What’s wrong with the US Senate? A whole lot of things, writes former Senate staffer Ira Shapiro, who says “the current condition of the Senate constitutes a national emergency.” Our “empty chamber” needs a whole lot of changes, including new rules, new leadership, and actual bipartisan cooperation – which won’t happen until, as Shapiro puts it, “Senators choose to act like senators — exercising independent judgement to discern the national interest.”
It was not always like this. From Shapiro’s post at the NY Times:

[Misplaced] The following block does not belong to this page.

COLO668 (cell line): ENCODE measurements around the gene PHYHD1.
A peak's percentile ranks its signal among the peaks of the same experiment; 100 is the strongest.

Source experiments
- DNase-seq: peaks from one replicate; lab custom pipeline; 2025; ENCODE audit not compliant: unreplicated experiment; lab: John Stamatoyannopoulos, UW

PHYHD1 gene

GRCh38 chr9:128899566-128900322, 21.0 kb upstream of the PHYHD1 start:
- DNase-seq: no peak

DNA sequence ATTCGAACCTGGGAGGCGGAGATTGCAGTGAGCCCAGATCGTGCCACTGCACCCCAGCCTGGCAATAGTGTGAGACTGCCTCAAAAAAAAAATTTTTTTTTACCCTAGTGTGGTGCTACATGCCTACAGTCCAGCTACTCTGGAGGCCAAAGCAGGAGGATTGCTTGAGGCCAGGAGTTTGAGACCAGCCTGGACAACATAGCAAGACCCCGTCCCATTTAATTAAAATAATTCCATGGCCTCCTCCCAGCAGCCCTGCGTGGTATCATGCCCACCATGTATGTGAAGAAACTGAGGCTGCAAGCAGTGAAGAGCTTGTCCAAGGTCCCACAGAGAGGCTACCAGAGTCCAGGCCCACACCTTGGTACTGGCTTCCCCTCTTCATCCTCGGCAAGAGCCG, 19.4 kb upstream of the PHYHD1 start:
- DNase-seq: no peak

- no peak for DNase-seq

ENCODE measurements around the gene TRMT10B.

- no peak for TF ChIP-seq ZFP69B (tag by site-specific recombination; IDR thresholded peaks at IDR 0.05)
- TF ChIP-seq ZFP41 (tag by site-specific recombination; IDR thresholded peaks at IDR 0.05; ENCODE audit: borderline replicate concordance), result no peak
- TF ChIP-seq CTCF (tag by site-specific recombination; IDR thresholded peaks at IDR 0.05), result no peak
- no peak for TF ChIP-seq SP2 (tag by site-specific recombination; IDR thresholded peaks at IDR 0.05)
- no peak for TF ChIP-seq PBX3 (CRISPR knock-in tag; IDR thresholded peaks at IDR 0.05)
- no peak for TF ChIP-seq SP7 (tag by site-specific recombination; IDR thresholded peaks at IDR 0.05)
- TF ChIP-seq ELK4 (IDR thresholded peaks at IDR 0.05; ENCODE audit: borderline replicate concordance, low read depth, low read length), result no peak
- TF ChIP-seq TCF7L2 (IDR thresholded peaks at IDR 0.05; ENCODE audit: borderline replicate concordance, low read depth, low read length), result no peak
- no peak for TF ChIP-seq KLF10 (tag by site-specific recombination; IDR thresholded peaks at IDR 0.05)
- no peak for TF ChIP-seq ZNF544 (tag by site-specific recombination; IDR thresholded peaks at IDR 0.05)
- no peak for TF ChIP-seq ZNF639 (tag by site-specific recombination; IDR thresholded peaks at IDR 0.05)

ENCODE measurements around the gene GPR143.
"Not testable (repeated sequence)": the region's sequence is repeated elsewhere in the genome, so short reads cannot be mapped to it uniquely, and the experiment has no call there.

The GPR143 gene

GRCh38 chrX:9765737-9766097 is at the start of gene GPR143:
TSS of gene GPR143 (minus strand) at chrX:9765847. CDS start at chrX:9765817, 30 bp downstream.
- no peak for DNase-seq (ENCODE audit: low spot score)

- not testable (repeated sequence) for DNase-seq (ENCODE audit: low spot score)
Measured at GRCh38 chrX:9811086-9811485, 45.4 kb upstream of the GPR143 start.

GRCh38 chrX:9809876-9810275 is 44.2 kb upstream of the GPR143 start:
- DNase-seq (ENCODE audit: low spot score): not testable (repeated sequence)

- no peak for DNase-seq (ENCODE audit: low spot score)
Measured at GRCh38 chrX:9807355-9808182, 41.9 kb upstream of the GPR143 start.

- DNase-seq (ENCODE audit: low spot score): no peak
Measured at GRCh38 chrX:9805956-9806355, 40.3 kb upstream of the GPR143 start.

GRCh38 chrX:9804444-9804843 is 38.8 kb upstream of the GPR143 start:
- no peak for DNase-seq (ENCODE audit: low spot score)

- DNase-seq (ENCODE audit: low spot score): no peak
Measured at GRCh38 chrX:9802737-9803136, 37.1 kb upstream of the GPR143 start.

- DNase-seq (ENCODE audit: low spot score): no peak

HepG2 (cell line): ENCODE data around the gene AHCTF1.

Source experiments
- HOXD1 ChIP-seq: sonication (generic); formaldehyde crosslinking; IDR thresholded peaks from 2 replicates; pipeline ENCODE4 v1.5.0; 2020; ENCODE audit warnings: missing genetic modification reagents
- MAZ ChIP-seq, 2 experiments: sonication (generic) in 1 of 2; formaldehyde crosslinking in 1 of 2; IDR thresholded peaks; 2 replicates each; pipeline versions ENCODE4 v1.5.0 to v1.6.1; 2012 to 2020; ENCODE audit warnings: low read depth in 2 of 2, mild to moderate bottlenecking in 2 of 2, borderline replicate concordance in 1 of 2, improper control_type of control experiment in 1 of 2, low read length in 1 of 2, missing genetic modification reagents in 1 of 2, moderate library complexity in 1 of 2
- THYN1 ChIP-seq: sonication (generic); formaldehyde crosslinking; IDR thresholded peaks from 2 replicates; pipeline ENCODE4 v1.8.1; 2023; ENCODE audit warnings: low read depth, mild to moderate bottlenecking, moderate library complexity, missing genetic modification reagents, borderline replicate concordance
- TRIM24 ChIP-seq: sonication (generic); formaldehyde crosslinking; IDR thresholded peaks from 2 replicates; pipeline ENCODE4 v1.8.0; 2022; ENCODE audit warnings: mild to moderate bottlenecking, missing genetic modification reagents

The great Senate of the 1960s and 70s, which enacted the Civil Rights Act and the Voting Rights Act, challenged the Vietnam War and held Richard Nixon accountable for Watergate, was almost a demilitarized zone where partisan politics was concerned. The Senate changed dramatically in the 1990s as the Republican party moved further to the right (from Ronald Reagan to Newt Gingrich), and adopted a strategy — implemented first by Republican leader Trent Lott — of making the Senate a much more partisan institution. Since that time, the Senate’s capacity for serious debate and bipartisan compromise crucial to effective legislation has eroded, with grave consequences. Restoring the Senate, if not to greatness, then at least to respectable effectiveness, is crucial.